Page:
MITCHELL, CLETA DEATHERAGE (1950– ).
Attorney and state representative Cleta Deatherage Mitchell was born on September 16, 1950, in Oklahoma City. She graduated from the University of Oklahoma with bachelor's and law degrees and practiced law in Norman before being elected as a Democrat to the Oklahoma House of Representatives in 1976. During her second term she was elected chair of the House Appropriations and Budget Committee, the first woman in the United States to hold that position. Mitchell left the Oklahoma House in 1984 and with her husband, Dale Mitchell, had a daughter. She returned to politics in 1986 to make an unsuccessful bid for lieutenant governor. She received a number of awards for her achievements as a young politician. In 1979 she was named one of the ten outstanding young women in America by Redbook magazine, and she was selected as a Fellow at Harvard's Institute of Politics in 1981.
After leaving politics, Mitchell decided that politicians are essentially out of touch with the people they represent. Turning her back on her past, she began to work for the movement to limit the number of terms in office that incumbents could serve. She became affiliated with the Term Limits Legal Institute and the Council for Government Reform in Washington, D.C., and she became a partner in the law firm of Sullivan and Mitchell. At the turn of the twenty-first century Mitchell appeared on national television as a commentator and wrote guest columns for many newspapers.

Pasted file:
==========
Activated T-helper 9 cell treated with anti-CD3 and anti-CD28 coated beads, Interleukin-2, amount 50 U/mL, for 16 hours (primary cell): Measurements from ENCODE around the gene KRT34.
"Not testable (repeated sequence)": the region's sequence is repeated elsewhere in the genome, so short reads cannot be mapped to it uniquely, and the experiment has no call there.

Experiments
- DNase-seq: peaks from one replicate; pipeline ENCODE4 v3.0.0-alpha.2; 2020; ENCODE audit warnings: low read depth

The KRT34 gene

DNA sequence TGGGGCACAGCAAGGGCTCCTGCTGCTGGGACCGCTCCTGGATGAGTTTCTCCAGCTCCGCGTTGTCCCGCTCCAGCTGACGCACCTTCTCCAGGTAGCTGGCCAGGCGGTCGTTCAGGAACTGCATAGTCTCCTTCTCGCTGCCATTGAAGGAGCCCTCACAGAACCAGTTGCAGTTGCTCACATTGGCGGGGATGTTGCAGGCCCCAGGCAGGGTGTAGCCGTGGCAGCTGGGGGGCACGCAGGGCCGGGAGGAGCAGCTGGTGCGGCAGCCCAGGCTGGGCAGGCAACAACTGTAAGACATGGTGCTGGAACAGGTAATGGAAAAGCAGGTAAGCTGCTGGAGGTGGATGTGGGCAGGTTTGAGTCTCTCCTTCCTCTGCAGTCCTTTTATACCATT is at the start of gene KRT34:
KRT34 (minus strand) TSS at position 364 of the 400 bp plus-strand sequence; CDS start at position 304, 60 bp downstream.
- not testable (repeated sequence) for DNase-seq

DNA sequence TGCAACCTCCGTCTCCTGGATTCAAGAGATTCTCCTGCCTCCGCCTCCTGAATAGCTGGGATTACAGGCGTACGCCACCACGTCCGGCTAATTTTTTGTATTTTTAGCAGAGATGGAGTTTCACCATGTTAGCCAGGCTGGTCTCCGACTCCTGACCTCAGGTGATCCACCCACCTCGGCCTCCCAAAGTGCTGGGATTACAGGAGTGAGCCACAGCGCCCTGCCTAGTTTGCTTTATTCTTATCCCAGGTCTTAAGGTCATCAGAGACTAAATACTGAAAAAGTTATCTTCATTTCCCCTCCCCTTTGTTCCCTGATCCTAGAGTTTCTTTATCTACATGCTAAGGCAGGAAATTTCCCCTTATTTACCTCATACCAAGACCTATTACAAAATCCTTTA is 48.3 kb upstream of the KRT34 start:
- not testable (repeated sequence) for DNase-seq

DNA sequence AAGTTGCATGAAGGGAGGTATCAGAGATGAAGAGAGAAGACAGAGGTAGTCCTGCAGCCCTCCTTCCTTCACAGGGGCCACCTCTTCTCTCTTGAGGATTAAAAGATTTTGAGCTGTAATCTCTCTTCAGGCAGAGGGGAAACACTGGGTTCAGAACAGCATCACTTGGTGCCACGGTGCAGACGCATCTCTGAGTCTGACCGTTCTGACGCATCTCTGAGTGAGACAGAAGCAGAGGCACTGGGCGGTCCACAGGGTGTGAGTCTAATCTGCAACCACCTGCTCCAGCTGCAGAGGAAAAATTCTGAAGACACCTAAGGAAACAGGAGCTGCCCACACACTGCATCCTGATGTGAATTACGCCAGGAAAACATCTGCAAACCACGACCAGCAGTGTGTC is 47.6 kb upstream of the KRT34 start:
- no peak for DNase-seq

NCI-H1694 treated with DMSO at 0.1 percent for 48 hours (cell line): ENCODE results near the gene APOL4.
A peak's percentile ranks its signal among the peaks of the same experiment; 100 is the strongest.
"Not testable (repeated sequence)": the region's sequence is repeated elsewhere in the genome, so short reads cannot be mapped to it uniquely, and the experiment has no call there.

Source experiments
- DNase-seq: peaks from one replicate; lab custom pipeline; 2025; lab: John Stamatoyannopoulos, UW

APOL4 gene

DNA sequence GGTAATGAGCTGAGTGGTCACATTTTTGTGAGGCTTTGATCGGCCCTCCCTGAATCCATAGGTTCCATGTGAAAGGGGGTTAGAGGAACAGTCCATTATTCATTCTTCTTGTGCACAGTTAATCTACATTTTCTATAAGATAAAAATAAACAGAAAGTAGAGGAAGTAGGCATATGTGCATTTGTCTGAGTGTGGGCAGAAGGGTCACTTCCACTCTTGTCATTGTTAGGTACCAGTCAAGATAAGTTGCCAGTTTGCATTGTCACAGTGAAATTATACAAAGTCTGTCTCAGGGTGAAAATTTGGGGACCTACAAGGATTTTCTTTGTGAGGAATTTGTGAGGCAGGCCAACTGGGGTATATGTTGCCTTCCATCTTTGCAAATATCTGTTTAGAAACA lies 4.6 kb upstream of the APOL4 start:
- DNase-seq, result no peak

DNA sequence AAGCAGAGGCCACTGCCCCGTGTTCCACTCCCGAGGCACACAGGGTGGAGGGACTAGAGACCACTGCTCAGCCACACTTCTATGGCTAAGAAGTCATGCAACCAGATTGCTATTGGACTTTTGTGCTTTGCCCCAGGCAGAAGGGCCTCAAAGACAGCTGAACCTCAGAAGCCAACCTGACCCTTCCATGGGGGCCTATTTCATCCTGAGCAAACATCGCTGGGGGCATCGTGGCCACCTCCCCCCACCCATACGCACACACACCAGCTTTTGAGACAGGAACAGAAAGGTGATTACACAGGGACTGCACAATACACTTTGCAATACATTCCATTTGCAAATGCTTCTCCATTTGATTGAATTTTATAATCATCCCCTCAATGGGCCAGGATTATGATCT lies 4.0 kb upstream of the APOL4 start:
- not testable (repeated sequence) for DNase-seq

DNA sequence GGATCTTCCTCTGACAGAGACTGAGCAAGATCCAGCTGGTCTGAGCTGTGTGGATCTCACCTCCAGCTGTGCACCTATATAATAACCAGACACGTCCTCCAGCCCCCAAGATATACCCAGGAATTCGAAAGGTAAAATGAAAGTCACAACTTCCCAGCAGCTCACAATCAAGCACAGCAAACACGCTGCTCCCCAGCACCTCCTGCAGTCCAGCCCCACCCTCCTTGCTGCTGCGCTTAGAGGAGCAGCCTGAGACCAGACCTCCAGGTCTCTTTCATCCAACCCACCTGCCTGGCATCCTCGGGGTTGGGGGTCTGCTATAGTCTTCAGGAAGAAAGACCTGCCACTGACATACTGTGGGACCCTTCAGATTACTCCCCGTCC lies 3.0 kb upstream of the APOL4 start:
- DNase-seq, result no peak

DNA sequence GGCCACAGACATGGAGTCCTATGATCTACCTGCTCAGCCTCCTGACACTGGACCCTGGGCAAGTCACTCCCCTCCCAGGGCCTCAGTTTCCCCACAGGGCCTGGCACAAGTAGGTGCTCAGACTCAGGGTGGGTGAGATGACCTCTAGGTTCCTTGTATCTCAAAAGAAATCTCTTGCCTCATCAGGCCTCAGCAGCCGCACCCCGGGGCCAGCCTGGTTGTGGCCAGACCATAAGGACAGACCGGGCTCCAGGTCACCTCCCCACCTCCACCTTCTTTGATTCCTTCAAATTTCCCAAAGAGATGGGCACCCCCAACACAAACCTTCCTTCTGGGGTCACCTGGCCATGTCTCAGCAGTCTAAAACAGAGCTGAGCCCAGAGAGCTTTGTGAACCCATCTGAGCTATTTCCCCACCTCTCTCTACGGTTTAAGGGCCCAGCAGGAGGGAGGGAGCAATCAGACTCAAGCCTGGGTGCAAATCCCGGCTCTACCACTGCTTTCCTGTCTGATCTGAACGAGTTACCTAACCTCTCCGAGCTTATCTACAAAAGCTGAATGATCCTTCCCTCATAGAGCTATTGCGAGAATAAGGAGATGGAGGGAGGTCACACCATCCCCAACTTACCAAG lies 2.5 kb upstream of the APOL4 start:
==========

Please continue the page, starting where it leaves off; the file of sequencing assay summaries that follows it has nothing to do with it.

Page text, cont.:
Jane Mayer, "The Outsider," The New Yorker, 21 and 28 October 1996.
"Cleta Deatherage Mitchell," Vertical File, Research Division, Oklahoma Historical Society, Oklahoma City.
Oklahoma Department of Libraries, Who is Who in the 39th Oklahoma Legislature (Oklahoma City: Oklahoma Department of Libraries, 1983).
The following (as per The Chicago Manual of Style, 17th edition) is the preferred citation for articles:
Christine Pappas, "Mitchell, Cleta Deatherage," The Encyclopedia of Oklahoma History and Culture, https://www.okhistory.org/publications/enc/entry.php?entry=MI048.
© Oklahoma Historical Society.